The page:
Playing Fact or Fiction with the Week's Biggest MLB Offseason Rumors

Joe GiglioContributor IDecember 20, 2013

Playing Fact or Fiction with the Week's Biggest MLB Offseason Rumors

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    Gregory Shamus/Getty Images

    The Major League Baseball hot stove is always evolving, changing course and sending fans spiraling in a different direction. 

    If you have the destination of a free-agent star figured out, his likely destination is probably elsewhere. If a rumor sounds substantial, it might be the result of an agent trying to drum up the market for his client or faulty information leaking through into the news.

    The key to following the hot stove: separating fact from fiction.

    For general managers around the sport, possessing this ability can be the difference between overspending on flawed players or finding a diamond in the rough. 

    For the average fan, it can be the difference between sounding like the smartest guy or a total fool at the company holiday party.

    Luckily, we have you covered, regardless of your standing in the baseball community.

    The following is an attempt to separate fact from fiction after a wild week of action and rumors in Major League Baseball.



    *Note: All statistics courtesy of Baseball-Reference, unless otherwise noted.


Jimmy Rollins Will Be Traded by the Philadelphia Phillies: Fiction

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    The Philadelphia Phillies, according to Buster Olney of ESPN, want to move shortstop Jimmy Rollins.

    Despite their insistence to opposing teams that Rollins is available, don't count on a deal happening anytime soon. 

    Rollins, a 14-year veteran and lifetime member of the Phillies organization, owns a no-trade clause in his contract that runs through at least the 2014 season, per Cot's Baseball Contracts

    Heading into spring training, Rollins is 59 hits shy of the hit record in Philllies franchise history. After helping the team morph from perennial losers to World Series champions during his outstanding career, it's hard to believe Rollins would willingly sign off on a trade at this juncture of his career.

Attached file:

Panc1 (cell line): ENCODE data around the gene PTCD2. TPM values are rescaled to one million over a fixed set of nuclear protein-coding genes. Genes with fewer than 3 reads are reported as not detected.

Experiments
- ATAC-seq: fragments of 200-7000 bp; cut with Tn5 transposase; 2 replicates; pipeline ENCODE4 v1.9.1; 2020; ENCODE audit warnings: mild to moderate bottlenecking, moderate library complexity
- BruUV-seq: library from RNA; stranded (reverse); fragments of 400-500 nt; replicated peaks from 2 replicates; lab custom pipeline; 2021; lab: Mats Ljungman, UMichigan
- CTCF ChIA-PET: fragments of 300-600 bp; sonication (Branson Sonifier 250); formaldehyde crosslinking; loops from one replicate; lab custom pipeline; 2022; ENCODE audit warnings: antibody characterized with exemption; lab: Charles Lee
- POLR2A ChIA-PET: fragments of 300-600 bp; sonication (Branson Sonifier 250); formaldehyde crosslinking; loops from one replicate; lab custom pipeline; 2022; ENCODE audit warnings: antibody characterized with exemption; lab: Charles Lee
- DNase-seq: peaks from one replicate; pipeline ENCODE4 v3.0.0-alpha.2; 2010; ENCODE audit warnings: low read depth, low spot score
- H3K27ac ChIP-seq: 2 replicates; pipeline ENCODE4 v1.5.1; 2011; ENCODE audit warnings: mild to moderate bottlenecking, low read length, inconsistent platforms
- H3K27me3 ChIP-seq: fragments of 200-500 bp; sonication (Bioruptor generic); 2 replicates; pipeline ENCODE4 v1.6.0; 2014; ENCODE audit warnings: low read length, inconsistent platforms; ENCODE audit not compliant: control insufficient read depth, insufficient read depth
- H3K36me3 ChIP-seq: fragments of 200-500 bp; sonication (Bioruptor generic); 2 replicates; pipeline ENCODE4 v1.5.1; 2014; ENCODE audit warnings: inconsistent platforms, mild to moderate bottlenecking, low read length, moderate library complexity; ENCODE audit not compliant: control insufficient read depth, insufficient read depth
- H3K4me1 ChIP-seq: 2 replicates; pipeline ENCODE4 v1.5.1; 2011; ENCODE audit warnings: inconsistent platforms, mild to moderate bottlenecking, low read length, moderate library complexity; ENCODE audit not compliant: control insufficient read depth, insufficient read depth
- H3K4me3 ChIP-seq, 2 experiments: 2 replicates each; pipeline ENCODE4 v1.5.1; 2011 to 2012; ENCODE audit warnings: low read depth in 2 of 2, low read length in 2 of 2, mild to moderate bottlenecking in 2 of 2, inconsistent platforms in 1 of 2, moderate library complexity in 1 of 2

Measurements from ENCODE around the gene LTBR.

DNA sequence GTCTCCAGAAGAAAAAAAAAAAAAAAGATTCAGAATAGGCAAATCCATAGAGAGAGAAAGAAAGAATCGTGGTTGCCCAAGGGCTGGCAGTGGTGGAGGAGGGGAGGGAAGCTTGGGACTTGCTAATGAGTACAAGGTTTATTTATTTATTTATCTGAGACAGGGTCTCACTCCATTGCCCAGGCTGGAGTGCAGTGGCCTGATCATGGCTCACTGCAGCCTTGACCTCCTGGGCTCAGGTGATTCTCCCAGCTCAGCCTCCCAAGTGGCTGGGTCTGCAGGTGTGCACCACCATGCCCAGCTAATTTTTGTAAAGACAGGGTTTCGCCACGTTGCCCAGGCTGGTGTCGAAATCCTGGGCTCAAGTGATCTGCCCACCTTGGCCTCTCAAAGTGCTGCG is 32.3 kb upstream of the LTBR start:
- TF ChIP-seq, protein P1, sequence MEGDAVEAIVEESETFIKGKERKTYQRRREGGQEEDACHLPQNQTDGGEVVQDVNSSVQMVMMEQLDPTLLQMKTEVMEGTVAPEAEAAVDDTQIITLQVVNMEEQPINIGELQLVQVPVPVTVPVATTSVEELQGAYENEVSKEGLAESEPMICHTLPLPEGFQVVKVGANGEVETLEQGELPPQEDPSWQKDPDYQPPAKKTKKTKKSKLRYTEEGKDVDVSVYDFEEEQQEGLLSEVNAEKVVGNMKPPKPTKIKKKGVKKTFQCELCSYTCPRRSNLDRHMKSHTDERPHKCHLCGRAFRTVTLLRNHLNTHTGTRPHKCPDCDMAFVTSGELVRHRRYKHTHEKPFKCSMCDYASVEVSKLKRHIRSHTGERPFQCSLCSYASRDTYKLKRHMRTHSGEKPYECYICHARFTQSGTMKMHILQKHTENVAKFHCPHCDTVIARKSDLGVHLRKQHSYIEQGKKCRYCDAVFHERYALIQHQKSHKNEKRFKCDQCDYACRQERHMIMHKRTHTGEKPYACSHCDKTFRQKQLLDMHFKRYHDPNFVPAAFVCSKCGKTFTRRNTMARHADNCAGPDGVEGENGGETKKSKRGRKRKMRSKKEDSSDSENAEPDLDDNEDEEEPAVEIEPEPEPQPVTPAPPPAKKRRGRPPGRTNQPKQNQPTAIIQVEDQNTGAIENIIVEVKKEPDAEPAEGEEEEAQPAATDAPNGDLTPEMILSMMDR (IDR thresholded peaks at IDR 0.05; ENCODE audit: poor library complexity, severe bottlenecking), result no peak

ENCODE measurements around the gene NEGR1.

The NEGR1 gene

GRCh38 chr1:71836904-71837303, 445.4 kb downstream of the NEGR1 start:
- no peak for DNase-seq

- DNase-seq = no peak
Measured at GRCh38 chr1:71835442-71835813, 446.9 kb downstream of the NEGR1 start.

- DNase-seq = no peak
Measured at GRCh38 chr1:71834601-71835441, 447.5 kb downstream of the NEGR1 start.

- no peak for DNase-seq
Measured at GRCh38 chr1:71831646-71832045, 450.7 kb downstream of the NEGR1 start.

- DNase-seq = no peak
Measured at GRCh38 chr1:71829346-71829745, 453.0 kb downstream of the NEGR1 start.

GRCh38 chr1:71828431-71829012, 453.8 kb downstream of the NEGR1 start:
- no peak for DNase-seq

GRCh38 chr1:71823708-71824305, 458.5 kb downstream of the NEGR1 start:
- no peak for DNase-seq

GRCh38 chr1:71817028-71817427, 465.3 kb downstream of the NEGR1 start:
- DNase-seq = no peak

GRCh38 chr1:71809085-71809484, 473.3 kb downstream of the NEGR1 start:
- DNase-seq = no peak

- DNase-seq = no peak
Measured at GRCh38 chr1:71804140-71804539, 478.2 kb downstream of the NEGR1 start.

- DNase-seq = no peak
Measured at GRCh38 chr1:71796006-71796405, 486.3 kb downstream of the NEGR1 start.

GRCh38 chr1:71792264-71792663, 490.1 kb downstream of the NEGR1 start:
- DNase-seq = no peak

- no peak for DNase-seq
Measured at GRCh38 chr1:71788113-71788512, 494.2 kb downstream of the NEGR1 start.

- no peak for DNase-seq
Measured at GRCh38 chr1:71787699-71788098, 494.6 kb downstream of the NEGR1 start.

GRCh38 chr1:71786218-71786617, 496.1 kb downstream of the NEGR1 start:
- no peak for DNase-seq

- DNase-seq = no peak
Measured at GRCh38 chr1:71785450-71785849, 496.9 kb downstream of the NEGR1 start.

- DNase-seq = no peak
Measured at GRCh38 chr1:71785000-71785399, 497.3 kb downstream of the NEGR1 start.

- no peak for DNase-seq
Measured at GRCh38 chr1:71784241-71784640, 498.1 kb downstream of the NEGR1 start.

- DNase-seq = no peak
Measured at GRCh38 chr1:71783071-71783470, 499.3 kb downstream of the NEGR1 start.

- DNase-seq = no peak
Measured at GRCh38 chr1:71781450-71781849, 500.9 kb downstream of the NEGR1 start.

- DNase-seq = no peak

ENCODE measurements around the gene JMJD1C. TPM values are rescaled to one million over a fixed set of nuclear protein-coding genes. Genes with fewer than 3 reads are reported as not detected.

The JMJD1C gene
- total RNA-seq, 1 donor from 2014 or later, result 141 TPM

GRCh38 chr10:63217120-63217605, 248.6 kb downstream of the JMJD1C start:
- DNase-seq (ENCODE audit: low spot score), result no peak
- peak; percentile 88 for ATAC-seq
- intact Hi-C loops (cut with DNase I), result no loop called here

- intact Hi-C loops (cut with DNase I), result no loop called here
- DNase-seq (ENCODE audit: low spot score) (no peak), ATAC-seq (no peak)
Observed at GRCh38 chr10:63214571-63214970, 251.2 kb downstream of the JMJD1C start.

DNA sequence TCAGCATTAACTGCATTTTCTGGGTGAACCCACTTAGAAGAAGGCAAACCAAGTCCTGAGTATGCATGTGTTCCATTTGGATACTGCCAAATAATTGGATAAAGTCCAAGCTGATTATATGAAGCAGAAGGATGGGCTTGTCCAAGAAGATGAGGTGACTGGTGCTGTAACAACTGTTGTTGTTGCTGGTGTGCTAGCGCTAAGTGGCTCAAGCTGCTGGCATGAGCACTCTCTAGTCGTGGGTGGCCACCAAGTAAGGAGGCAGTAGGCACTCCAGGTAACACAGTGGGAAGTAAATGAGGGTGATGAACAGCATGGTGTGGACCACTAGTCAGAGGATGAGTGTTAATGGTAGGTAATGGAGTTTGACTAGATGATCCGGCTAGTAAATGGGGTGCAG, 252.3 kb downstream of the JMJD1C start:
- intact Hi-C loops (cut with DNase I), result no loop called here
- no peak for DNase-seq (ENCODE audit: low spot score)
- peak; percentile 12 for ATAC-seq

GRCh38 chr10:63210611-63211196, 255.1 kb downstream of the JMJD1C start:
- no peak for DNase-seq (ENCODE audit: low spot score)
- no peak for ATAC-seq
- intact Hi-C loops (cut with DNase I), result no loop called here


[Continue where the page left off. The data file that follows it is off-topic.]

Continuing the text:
Of course, as I wrote previously, scenarios can easily be concocted that have Rollins playing in another uniform by April.

    The Phillies are motivated to make a move, but until Rollins' motivation to play for a contender enters the equation, don't expect to see a new face at shortstop in Philadelphia. 

Shin-Soo Choo Will Sign a Contract Bigger Than $140 Million: Fact

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    Jared Wickerham/Getty Images

    Shin-Soo Choo and agent Scott Boras are confident in their ability to garner one of the biggest contracts in baseball history. 

    If they weren't, turning down a seven-year, $140 million offer from the New York Yankees, per Jeff Passan of Yahoo! Sports, would have been the worst financial decision of the winter thus far.

    When the story broke that Choo had rejected New York's substantial offer, reality emerged for baseball fans: Choo is going to break the bank.

    Due to his prowess as an on-base machine (.423 in 2013, .392 since 2008), Choo is coveted around the sport. Front-office minds that control baseball's money studied and learned the game during the early days of Bill James. When the importance of on-base percentage became mainstream, thanks to Sandy Alderson and Billy Beane, the sport changed forever.

    Years ago, Choo may have been undervalued due to low RBI totals or the lack of 30-plus home run seasons.

    In today's game, he's poised to surpass the $150 million mark on the open market.

The New York Yankees Are Doomed Without Masahiro Tanaka: Fiction